Module Page 15.11

Answer:

A question may arise in the case where the statutory auditor has not been appointed by the authorities concerned as to where the tax auditor appointed under section 44AB can complete his audit without waiting for statutory audit report on the accounts audited by the statutory auditors.

It may be noted that Form No. 3CA requires the tax auditor to enclose a copy of the audit report conducted by the statutory auditor or the auditor of the financial statements as the case may be. Where a statutory auditor has not been appointed by the authorities concerned or where the report of the statutory auditor is not available for whatever reasons, it will be possible for the tax auditor to give his report in Form No. 3CB and to certify the relevant particulars in Form No.3CD. This is particularly important in those cases where the assessee concerned has suffered losses in the relevant accounting year. It may, however, be noted that the tax auditor in such cases will have to conduct the financial audit as well in order to enable him to certify whether or not the accounts reported upon by him give a true and fair view of the state of affairs of the assessee whose accounts are audited by him under section 44AB.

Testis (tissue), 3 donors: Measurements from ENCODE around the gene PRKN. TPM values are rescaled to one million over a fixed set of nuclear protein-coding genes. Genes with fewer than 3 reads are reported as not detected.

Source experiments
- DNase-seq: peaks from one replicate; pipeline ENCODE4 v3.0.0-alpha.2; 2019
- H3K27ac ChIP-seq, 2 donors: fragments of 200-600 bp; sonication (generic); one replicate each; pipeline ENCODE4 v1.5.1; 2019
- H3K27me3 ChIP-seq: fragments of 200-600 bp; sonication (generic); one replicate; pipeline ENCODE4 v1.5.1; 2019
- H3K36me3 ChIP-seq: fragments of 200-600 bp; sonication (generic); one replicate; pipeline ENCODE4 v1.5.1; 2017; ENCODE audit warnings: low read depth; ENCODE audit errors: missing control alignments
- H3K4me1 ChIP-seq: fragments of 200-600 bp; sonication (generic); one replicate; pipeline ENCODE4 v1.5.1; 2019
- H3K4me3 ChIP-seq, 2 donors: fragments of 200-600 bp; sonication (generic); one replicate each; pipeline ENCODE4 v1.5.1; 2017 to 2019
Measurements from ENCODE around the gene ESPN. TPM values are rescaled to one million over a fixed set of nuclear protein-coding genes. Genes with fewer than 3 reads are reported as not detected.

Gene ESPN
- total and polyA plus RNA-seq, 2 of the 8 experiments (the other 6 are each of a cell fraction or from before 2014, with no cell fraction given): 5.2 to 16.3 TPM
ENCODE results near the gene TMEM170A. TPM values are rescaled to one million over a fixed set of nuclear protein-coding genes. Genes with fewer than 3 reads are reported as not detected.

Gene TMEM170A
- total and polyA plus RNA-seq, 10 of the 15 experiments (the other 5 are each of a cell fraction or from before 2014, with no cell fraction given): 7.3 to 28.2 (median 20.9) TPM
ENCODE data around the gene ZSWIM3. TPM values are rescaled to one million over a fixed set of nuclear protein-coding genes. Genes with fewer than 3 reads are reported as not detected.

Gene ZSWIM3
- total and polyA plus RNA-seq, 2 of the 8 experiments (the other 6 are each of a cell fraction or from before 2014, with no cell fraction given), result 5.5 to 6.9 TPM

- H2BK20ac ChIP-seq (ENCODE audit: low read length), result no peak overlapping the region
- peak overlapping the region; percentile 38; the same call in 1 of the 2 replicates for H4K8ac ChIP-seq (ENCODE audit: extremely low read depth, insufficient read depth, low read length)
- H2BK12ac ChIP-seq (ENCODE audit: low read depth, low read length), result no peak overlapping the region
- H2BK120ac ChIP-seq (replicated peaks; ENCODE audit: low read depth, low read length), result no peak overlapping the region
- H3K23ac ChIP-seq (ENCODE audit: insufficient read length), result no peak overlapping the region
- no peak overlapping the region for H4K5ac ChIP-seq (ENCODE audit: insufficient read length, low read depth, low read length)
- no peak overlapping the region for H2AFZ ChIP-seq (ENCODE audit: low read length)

Q5(d) ABC Ltd. owns a piece of Land and Building situated at IP road, Mumbai which was purchased before 30 years. The title deeds for the same are deposited with State Bank of India for obtaining credit facilities by the company. As the statutory auditor of the company for the year ended 31'st March, 2017, what are the audit procedures to be followed and what is the reporting under CARO 20L6 ?

Similar RTP Q8(b)(ii) May17

Answer:

Title deeds of Immovable Property in the name of Director: As per Clause (i)(c) of Paragraph 3 of the CARO, 2016, the auditor is required to report on whether the title deeds of immovable properties are held in the name of the company. If not, provide the details thereof.